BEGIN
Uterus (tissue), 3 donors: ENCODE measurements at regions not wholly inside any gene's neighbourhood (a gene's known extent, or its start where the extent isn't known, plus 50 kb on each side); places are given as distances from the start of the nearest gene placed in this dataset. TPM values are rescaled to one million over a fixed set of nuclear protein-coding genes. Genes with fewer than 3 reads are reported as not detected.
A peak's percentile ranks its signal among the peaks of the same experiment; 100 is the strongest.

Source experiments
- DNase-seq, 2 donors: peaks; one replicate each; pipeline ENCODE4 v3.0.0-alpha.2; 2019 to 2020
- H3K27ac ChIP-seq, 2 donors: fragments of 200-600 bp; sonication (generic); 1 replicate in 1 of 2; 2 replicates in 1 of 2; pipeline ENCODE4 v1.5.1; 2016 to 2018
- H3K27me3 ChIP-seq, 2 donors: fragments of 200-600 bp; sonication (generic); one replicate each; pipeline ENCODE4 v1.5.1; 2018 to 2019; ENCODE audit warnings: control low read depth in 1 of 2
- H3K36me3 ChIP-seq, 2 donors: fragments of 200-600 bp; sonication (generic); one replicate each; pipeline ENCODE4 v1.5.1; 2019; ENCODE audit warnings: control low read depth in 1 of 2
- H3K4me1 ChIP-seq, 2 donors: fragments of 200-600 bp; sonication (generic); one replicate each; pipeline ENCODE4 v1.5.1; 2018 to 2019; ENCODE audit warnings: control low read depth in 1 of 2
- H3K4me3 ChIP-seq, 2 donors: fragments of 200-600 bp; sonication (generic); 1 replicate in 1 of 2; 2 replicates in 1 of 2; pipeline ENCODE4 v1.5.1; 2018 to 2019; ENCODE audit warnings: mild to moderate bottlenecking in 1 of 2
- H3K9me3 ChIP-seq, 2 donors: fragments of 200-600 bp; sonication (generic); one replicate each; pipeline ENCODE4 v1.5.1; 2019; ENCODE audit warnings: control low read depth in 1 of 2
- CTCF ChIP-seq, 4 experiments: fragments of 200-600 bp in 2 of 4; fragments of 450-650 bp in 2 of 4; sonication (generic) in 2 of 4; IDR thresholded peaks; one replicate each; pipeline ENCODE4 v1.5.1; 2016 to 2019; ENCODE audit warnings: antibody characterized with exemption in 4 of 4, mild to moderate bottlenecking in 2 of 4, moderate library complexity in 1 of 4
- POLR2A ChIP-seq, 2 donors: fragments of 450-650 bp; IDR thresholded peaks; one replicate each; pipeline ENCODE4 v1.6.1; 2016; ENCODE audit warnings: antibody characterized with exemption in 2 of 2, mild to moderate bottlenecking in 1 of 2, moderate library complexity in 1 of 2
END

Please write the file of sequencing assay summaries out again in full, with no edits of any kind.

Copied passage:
Uterus (tissue), 3 donors: ENCODE measurements at regions not wholly inside any gene's neighbourhood (a gene's known extent, or its start where the extent isn't known, plus 50 kb on each side); places are given as distances from the start of the nearest gene placed in this dataset. TPM values are rescaled to one million over a fixed set of nuclear protein-coding genes. Genes with fewer than 3 reads are reported as not detected.
A peak's percentile ranks its signal among the peaks of the same experiment; 100 is the strongest.

Source experiments
- DNase-seq, 2 donors: peaks; one replicate each; pipeline ENCODE4 v3.0.0-alpha.2; 2019 to 2020
- H3K27ac ChIP-seq, 2 donors: fragments of 200-600 bp; sonication (generic); 1 replicate in 1 of 2; 2 replicates in 1 of 2; pipeline ENCODE4 v1.5.1; 2016 to 2018
- H3K27me3 ChIP-seq, 2 donors: fragments of 200-600 bp; sonication (generic); one replicate each; pipeline ENCODE4 v1.5.1; 2018 to 2019; ENCODE audit warnings: control low read depth in 1 of 2
- H3K36me3 ChIP-seq, 2 donors: fragments of 200-600 bp; sonication (generic); one replicate each; pipeline ENCODE4 v1.5.1; 2019; ENCODE audit warnings: control low read depth in 1 of 2
- H3K4me1 ChIP-seq, 2 donors: fragments of 200-600 bp; sonication (generic); one replicate each; pipeline ENCODE4 v1.5.1; 2018 to 2019; ENCODE audit warnings: control low read depth in 1 of 2
- H3K4me3 ChIP-seq, 2 donors: fragments of 200-600 bp; sonication (generic); 1 replicate in 1 of 2; 2 replicates in 1 of 2; pipeline ENCODE4 v1.5.1; 2018 to 2019; ENCODE audit warnings: mild to moderate bottlenecking in 1 of 2
- H3K9me3 ChIP-seq, 2 donors: fragments of 200-600 bp; sonication (generic); one replicate each; pipeline ENCODE4 v1.5.1; 2019; ENCODE audit warnings: control low read depth in 1 of 2
- CTCF ChIP-seq, 4 experiments: fragments of 200-600 bp in 2 of 4; fragments of 450-650 bp in 2 of 4; sonication (generic) in 2 of 4; IDR thresholded peaks; one replicate each; pipeline ENCODE4 v1.5.1; 2016 to 2019; ENCODE audit warnings: antibody characterized with exemption in 4 of 4, mild to moderate bottlenecking in 2 of 4, moderate library complexity in 1 of 4
- POLR2A ChIP-seq, 2 donors: fragments of 450-650 bp; IDR thresholded peaks; one replicate each; pipeline ENCODE4 v1.6.1; 2016; ENCODE audit warnings: antibody characterized with exemption in 2 of 2, mild to moderate bottlenecking in 1 of 2, moderate library complexity in 1 of 2